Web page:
–RFM–

♦♦DBPR can issue cease and desist orders and seek injunctions ♦♦Certain local governments (not all) can issue cease and desist orders ♦♦Local governments can suspend or limit permitting privileges under certain circumstances ♦♦Unlicensed contracting is a crime: ♦♦First degree misdemeanor (up to 1 year in jail and/or $1,000 fine) for the first offense ♦♦Third degree felony (up to 5 years in jail and/or $5,000 fine) for any offense after the first one or during a declared state of emergency I always appreciate feedback, but I will especially appreciate a lot of feedback on this subject to help me and all of us understand more about how local and state government regulators understand their authority and responsibility when it comes to investigating and prosecuting unlicensed activity. You can reach me at afentriss@aol.com and please include “unlicensed activity” in the subject line so I do not accidentally delete your message.

–RFM– Anna Cam Fentriss is an attorney licensed in Florida since 1988 representing clients with legislative and state agency interests. Cam has represented FRSA since 1993, is an Honorary Member of FRSA, recipient of the FRSA President’s Award in 2002 and received the Campanella Award in 2010. She is a member of the Florida Building Commission Special Occupancy Technical Advisory Committee, President of Building A Safer Florida Inc. and past Construction Coalition Chair (1995-1997). Author’s note: The information contained in this article is for general educational information only. This information does not constitute legal advice, is not intended to constitute legal advice, nor should it be relied upon as legal advice for your specific factual pattern or situation. Trent Cotney is Florida Bar Certified in Construction Law, a Florida Supreme Court Certified Circuit Civil and Appellate Mediator, Qualified Florida CourtAppointed Arbitrator, General Counsel and a director of the Florida Roofing Sheet Metal and Air Conditioning Contractors Association (FRSA), a director of the West Coast Roofing Contractors Association (WCRCA) and a member of Associated Builders and Contractors (ABC) and Pinellas County Contractors Association (PCCA). For more information, contact the author at (813) 579-3278 or tcotney@trentcotney.com. Follow Trent Cotney at www.trentcotney.blogspot.com, on YouTube at FLConstructionLaw and on twitter @trentcotney.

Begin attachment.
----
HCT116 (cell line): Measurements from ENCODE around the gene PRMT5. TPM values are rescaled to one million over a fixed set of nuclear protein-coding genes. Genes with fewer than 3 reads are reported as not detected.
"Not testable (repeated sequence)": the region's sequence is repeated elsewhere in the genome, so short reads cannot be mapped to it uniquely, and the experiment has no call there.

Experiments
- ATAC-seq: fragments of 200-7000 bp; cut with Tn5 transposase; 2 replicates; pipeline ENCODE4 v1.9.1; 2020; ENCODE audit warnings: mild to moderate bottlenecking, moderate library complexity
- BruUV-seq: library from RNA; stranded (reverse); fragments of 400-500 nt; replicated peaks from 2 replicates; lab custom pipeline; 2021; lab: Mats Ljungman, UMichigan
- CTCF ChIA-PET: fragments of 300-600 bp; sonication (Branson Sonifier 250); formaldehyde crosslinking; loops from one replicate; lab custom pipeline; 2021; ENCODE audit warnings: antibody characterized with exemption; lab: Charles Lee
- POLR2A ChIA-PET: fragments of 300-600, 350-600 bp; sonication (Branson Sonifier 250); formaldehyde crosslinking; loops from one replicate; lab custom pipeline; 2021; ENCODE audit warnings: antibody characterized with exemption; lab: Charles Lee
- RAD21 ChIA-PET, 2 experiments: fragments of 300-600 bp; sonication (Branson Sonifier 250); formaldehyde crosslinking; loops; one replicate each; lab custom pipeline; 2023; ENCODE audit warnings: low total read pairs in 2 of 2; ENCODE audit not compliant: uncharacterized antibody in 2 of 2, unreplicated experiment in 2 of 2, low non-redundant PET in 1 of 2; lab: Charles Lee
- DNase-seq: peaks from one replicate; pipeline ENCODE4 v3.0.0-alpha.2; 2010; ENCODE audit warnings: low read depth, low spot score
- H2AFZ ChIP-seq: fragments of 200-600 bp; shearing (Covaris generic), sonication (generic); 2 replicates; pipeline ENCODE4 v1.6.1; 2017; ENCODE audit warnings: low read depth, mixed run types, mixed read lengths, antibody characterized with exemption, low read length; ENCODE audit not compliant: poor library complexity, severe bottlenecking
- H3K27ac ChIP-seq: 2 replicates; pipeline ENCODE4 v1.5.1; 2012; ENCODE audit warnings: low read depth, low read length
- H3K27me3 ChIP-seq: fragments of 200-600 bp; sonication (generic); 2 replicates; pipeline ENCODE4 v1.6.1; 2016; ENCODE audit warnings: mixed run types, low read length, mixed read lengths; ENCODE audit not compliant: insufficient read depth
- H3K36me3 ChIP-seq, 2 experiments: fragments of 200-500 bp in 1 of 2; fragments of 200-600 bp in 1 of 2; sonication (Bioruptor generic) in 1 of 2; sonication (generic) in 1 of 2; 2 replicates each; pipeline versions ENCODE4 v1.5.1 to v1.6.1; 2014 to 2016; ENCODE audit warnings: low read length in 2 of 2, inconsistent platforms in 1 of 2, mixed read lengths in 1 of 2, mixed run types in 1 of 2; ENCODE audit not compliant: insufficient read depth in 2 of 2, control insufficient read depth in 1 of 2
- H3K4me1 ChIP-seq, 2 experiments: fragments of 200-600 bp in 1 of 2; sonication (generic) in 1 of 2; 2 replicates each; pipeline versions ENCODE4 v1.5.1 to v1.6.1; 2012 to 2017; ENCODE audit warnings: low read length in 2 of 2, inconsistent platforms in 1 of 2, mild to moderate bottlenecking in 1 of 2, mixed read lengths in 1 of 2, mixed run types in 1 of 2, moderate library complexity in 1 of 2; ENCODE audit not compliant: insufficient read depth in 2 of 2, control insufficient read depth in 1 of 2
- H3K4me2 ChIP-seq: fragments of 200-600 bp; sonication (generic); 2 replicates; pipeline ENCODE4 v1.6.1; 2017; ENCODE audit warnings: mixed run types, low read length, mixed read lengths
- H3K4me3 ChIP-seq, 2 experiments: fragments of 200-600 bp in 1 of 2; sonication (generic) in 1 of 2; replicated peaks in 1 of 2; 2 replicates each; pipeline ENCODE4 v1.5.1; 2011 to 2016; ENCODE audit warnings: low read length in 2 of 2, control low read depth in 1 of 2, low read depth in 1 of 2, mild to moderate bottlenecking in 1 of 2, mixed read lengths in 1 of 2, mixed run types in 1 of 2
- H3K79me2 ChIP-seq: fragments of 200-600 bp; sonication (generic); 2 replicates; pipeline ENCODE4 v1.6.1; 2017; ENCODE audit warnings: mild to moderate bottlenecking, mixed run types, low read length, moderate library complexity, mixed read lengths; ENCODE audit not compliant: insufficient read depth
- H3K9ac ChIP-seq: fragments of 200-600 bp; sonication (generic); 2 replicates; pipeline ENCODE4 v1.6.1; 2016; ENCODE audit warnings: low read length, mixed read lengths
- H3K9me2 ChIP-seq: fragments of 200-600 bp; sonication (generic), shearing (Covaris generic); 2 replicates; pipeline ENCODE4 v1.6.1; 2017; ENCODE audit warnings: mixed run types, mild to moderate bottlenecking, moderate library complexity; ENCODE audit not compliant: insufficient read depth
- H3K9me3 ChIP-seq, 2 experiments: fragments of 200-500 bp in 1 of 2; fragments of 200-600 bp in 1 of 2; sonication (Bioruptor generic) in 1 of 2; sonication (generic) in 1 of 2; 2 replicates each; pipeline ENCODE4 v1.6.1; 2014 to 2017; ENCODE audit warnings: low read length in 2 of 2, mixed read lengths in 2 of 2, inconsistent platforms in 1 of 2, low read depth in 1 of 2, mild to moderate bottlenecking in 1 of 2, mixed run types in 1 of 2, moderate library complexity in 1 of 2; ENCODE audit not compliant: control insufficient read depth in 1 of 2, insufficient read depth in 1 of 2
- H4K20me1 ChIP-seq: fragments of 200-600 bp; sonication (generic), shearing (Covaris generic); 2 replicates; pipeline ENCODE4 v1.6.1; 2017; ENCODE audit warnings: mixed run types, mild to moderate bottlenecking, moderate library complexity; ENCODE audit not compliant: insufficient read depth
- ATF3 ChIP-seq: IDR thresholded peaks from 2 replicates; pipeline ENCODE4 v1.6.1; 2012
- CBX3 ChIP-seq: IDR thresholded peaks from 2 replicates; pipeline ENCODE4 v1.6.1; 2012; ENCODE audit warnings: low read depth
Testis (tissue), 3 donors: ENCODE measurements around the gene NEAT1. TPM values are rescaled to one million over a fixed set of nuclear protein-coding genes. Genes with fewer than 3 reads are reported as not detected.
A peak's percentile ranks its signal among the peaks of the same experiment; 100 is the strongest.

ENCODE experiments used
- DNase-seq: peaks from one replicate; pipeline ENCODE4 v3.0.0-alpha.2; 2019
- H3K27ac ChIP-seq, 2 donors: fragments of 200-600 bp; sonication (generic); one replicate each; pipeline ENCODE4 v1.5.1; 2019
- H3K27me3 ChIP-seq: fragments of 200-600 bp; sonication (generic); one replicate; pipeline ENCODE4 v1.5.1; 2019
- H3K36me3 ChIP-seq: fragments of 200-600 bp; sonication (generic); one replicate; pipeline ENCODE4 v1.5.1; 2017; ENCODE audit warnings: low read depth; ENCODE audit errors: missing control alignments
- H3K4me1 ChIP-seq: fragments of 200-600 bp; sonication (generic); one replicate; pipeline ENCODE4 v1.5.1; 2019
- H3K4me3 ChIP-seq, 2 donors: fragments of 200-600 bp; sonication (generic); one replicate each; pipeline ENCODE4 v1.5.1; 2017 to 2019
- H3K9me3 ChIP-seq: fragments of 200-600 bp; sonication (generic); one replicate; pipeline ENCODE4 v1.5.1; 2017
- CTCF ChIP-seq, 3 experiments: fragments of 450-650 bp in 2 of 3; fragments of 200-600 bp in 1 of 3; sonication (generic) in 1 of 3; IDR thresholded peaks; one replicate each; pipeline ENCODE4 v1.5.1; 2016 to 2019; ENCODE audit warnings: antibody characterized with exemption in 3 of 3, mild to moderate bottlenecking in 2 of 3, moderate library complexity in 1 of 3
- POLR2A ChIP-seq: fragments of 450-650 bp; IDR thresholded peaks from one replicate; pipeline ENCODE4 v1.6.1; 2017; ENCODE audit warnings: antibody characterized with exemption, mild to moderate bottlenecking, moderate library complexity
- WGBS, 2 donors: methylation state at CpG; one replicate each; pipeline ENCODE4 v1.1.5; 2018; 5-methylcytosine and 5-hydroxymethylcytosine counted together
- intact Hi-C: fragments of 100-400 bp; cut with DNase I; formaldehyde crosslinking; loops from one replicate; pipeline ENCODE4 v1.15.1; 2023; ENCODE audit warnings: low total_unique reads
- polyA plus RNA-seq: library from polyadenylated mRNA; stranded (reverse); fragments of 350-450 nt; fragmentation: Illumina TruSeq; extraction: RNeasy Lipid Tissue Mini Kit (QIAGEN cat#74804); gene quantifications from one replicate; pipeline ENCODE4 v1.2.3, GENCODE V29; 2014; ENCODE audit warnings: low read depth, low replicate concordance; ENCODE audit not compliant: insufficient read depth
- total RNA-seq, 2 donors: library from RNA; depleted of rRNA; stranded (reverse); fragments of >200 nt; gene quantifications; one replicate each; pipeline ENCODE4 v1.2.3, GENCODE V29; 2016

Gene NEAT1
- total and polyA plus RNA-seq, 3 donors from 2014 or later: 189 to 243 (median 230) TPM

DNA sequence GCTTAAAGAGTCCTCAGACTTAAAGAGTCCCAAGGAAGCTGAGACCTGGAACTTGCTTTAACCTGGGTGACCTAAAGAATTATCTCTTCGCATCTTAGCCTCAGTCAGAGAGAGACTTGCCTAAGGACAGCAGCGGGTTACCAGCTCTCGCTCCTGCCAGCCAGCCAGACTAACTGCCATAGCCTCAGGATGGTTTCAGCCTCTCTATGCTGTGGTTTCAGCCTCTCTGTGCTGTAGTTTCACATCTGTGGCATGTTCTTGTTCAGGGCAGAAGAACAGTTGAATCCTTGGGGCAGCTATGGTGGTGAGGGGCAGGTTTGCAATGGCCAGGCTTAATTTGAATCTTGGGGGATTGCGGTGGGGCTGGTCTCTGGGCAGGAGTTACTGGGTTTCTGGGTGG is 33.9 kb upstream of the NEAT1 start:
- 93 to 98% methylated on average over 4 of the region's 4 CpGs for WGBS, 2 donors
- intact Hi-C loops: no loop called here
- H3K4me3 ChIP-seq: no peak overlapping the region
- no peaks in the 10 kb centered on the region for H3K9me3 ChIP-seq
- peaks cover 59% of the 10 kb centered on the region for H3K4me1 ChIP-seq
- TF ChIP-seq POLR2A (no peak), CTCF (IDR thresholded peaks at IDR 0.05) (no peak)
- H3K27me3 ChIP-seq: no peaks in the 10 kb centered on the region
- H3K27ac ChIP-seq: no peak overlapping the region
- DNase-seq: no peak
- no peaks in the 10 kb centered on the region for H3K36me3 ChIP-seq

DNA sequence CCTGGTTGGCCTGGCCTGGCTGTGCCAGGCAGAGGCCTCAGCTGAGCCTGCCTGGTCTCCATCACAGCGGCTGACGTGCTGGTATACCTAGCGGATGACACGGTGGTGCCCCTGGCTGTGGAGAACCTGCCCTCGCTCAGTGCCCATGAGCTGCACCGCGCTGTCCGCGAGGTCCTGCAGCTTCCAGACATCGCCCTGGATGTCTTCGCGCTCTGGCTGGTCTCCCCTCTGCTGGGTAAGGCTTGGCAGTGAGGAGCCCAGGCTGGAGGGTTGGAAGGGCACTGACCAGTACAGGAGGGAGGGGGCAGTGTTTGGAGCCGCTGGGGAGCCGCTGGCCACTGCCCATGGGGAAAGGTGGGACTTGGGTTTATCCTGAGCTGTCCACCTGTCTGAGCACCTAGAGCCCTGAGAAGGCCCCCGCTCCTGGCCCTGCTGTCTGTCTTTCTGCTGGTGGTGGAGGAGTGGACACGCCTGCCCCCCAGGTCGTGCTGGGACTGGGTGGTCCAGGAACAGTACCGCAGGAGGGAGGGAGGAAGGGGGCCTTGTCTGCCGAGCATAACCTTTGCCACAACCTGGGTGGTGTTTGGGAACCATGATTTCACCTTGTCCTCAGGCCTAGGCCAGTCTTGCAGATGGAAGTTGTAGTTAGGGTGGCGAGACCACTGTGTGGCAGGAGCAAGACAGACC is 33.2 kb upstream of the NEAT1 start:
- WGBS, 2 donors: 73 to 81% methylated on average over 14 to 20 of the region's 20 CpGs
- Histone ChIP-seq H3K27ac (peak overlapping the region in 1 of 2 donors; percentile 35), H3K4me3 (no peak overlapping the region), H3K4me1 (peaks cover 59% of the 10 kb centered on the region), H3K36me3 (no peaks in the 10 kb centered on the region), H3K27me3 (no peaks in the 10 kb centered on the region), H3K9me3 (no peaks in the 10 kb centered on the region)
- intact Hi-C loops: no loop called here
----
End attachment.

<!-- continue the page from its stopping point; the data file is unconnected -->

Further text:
www.floridaroof.com

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RICOWI Response Teams Provide Snapshot of Florida Roofing Industry Following Hurricanes By John Hellein, RFM Editor From 1996 to 2003, the Roofing Industry Committee on Weather Issues (RICOWI) prepared to send teams to the impact area of a major hurricane in the US. In 2004, Hurricane Charley struck Punta Gorda and Port Charlotte. Seven RICOWI response teams conducted field research in the days following the storm. The wealth of data collected has provided an opportunity for manufacturers and other industry representatives to better understand their products and installation techniques and make changes as needed. Just as Hurricane Charley provided a snapshot of the integrity, or lack of integrity, of roofing systems in the real world in August 2004, the next major storm will reveal whether industry efforts have resulted in actual improvements.

people started asking, “How can we learn better and get better information out?” The following year, the Roofing Industry Committee on Wind Issues was formed (“Wind” was changed to “Weather” in 1999 when hail was included in the scope of RICOWI’s investigations.) RICOWI sought to identify and address important technical issues related to the cause of wind damage. These issues included:

Getting Started In 1989, roofing industry representatives attended a seminar at Oak Ridge National Laboratory. Coming out of that seminar, manufacturers, installers and industry associations recognized the need for better communication within the industry. Dave Roodvoets of DLR Consultants in Grand Rapids, Michigan says

♦♦The collection and reporting of field data from response teams.